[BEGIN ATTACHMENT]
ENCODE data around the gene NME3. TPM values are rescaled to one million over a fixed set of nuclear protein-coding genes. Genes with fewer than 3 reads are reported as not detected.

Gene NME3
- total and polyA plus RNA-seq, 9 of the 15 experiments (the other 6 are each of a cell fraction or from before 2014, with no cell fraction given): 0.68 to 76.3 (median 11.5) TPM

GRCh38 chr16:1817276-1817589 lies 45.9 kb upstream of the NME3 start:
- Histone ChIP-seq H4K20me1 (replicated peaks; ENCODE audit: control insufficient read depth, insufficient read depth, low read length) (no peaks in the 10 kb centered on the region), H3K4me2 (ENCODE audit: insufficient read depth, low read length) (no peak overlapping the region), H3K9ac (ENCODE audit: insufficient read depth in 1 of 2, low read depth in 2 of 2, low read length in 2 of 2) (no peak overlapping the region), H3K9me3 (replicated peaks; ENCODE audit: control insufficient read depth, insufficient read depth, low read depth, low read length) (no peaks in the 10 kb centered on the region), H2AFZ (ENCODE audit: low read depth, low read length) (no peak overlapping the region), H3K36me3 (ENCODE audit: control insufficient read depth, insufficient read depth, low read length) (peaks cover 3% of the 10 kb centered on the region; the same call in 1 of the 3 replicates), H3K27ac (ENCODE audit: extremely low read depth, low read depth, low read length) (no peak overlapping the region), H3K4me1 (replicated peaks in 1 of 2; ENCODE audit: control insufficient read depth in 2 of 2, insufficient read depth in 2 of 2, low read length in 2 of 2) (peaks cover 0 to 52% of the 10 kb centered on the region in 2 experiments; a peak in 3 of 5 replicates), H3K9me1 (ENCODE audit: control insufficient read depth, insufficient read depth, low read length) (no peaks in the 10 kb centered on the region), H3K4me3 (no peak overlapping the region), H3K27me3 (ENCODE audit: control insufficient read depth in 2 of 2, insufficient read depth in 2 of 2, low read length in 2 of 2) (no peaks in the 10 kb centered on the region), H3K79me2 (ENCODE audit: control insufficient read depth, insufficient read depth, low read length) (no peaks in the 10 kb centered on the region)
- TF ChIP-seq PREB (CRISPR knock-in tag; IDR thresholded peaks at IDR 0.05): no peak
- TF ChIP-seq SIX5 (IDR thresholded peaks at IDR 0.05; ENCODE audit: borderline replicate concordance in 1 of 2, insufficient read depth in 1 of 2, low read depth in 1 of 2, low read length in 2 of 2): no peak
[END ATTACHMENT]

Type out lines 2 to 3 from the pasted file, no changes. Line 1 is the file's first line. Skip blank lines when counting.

Gene NME3
- total and polyA plus RNA-seq, 9 of the 15 experiments (the other 6 are each of a cell fraction or from before 2014, with no cell fraction given): 0.68 to 76.3 (median 11.5) TPM